Sony Corp.’s (NYSE:SNE) Playstation 4 officially went on sale Friday, armed with next-generation graphics and huge fanfare from gamers who braved the cold for a chance to be one of the first to get their hands on the console. But, as industry analysts have pointed out, the gaming landscape has significantly changed since the Playstation 3 was released seven years ago, as reported by The Wall Street Journal. With mobile gaming on smartphones and tablets is increasingly becoming the go-to mode for casual gamers, Sony is well aware that success with this generation has less to do with power and more to do with finding ways to bridge the gap between hardcore gamers and the general population.
It’s hard to believe that Sony is in the midst of a turnaround attempt, but the tech giant’s weak second quarter earnings have pushed the company to lower its sales outlooks for consumer products like TVs, personal computers, and cameras. Additionally, Sony’s video game division oversaw an operating loss of $8 million despite revenue increases of 5.1 percent year over year. Add in the fact that Sony is unlikely to see early profits on PS4 sales, even if it manages to sell five millions units by March like it hopes, and it becomes obvious that Sony is riding a fine line over the next several years.
Additionally, access to mainstream gamers may be tougher this time around. When the PS2 was released, consumers on the fence could use the DVD aspect to push them over; when the PS3 was released, Blu-ray became an incentive to take the plunge. With no such X-factor this time around, the PS4′s key to success may lie in its integration of social media and its existence as a living room entertainment hub — something Microsoft (NASDAQ:MSFT) is gunning for with the rival system Xbox One.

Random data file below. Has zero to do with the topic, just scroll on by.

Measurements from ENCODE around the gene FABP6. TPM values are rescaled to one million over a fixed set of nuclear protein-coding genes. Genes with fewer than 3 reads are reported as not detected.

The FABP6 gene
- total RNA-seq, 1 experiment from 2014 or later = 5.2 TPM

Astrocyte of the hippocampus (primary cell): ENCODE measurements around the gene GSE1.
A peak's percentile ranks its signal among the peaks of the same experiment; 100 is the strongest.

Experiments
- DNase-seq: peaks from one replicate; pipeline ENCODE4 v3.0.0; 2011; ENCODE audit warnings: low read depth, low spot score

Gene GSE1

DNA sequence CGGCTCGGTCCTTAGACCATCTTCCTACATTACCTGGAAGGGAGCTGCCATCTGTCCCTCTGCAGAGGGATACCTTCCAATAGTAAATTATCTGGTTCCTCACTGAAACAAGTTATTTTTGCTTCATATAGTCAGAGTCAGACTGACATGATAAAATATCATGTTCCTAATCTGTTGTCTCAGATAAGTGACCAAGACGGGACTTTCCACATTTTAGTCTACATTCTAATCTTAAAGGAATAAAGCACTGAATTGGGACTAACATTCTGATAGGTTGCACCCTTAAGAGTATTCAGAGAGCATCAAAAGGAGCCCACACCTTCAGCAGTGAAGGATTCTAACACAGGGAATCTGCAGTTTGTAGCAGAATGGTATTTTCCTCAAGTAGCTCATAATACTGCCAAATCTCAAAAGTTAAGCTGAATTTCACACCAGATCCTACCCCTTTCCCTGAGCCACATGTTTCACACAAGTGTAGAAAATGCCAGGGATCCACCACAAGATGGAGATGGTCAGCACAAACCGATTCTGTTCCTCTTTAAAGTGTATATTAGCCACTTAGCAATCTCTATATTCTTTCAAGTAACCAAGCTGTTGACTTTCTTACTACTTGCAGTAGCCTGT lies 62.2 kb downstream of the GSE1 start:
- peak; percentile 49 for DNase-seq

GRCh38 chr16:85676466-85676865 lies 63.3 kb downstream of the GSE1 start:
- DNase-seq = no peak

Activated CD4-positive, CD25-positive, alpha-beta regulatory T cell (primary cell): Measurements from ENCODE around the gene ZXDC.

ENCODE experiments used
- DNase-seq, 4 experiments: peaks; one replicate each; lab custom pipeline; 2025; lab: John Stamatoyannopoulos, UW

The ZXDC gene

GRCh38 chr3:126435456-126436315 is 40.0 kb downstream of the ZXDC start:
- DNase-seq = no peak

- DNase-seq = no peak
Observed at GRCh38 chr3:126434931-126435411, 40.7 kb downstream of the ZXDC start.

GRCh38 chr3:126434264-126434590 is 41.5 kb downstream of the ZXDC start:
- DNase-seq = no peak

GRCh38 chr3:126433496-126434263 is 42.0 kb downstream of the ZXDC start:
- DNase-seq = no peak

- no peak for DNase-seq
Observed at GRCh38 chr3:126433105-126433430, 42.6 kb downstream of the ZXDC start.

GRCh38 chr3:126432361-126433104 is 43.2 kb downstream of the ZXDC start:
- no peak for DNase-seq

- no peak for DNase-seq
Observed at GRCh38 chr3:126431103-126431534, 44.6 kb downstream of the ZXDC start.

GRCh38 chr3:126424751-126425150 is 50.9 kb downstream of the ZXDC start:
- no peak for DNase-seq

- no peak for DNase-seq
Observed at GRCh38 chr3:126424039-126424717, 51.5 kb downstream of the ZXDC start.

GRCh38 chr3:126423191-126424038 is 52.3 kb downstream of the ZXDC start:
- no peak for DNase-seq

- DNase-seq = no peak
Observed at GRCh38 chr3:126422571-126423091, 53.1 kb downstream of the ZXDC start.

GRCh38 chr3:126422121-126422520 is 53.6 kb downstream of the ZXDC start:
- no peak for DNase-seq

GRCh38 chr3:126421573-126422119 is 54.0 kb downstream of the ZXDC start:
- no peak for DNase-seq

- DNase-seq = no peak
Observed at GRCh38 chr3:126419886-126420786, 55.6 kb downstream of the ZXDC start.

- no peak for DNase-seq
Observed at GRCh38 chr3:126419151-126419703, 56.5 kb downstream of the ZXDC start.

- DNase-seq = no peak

Facebook’s (NASDAQ:FB) interaction with the PS4 is one example of how social media may influence the newest console generation. Gamers are able to log in to their PS4 console using Facebook, where they can connect with Facebook friends online and even instantly share screenshots and videos during gameplay via the PS4′s new controller, according to AllFacebook. While that’s an interesting feature that could help players to avoid having to deal with annoying players online, it’s still not a huge leap forward into the social media age.
There’s also the potential for Sony to integrate its sizable content business with its hardware business. Could Sony perhaps offer its music or movie catalogs along with its Playstation Network online service? If implemented correctly, consumers would certainly be willing to pay a premium for the service, and it could end up being the X-factor that the PS4 so far lacks. But, as some analysts have pointed out, Sony may be worried about such a service cannibalizing the profits from of its content business, making it a zero-sum game.
But it’s still early, and now that so many changes can be made via software updates and online platforms, Sony has some time to let gamers enjoy next-generation graphics while they work out what the PS4 will ultimately mean for the living room.
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